Every day, CBP settles on a seemingly-indiscriminate number of people to allow into the U.S. and notifies Mexican officials who, in turn, pass this information to migrant leaders. The leaders then call out certain migrants’ numbers to indicate that those individuals are now allowed to cross into the U.S. to kickstart the asylum-claim process. Because the U.S. is inconsistent in the number of asylum seekers they’ll accept on any given day, these migrants must show up every morning, with their children and all of their belongings. If they are not present when their number is called, they will have to either plead to keep their spot in line or sign-up for a new number and wait several more weeks.

Migrants whose numbers have been called are lined up, put into vans, driven across the border, and kept in detention centers until their credible fear interviews, where a CBP officer will assess their fear of return to their home country. Unfortunately, even passage of these credible fear interviews does not guarantee temporary safety in the U.S. – under the Migrant Protection Protocol, asylum seekers must meet an even higher “reasonable” fear standard by demonstrating they fear persecution both in their home countries and in Mexico. Unfortunately, many vulnerable individuals who “have not had time to gather evidence that would show their credibility,” or whose claims include trauma-related inconsistencies or omissions, will fail to meet this higher standard and be sent back Mexico to await the adjudication of their asylum case.

Watch Lori Adams, Director of Sanctuary’s Immigration Intervention Project, describe the situation at the U.S.-Mexico on the third day of implementation of the “Migrant Protection Protocol.”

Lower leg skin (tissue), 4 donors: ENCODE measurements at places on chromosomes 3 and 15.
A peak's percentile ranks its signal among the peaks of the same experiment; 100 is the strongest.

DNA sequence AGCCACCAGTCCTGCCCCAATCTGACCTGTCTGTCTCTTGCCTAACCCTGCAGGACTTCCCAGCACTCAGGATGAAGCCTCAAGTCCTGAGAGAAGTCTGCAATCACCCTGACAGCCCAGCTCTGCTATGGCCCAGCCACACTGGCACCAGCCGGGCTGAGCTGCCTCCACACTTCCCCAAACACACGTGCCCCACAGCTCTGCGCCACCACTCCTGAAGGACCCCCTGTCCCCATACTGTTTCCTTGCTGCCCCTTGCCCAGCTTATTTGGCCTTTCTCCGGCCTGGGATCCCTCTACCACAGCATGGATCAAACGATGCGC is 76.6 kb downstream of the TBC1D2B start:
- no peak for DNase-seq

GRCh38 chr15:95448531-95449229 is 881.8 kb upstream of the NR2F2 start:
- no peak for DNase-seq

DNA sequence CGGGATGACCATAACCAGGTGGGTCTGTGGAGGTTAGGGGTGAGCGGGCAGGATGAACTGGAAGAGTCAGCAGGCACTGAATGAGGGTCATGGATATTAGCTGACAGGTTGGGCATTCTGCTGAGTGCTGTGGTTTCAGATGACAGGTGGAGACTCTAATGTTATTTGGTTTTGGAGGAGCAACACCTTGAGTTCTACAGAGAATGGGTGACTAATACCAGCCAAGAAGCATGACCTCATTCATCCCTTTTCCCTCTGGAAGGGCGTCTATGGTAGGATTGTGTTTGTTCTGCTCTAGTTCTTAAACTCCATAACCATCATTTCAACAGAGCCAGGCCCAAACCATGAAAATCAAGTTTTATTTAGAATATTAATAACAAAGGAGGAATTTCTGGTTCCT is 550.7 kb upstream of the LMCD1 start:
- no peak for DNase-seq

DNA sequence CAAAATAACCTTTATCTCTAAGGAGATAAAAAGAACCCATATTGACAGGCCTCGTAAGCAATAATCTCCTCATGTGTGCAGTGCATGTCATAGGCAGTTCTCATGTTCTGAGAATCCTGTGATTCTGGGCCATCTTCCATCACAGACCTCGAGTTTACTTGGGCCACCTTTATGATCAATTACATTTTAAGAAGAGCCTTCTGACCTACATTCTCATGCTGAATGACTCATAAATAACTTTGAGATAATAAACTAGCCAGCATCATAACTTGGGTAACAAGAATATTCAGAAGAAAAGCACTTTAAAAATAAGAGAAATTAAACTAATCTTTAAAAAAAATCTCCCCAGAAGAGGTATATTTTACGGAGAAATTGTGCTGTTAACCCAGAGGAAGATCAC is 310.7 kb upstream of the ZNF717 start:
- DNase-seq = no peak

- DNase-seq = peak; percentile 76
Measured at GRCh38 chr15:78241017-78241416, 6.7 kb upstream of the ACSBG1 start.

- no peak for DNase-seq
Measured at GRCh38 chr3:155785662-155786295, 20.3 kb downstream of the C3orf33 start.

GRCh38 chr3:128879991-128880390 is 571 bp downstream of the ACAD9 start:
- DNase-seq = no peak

Our Work at the Border

Part of our duties as volunteer attorneys in Tijuana included delivering “Know Your Rights” presentations and meeting with migrants individually to provide them with legal counsel on their respective asylum cases. We also held last-minute credible fear interview prep sessions for migrants whose numbers had been called that morning. Although some migrants had anticipated the strenuous conditions they were about to face upon entering the U.S., others had reasonably assumed the worst of the asylum process was over. Had we not told them, the latter group would not have known that upon entering the U.S., they would be stripped of their extra layers of clothing and forced to await their credible fear interview in freezing holding cells for days at a time.

Listen to Sanctuary attorneys describe how they assisted migrants as they prepared to cross the border to deliver their credible-fear interviews — the first step for claiming asylum in the United States.

While conducting these last-minute interview prep sessions with migrants about to cross the border, my colleagues and I acted as “human shields” to provide privacy for those who needed to change into their warmest base layer. We also provided migrants with Sharpie markers so that they could write their loved ones’ phone numbers on their forearms, in the likely case that ICE would take away their possessions. We also encouraged parents to write their own names and dates of birth on the backs of their children’s shoulders in preparation for the tragic yet foreseeable case of ICE separating families upon crossing. Two young kids with whom I worked thought of these as “cool new tattoos” and showed them off to fellow migrants while their mother held back her tears fearing that these marks would not be enough to keep her children by her side.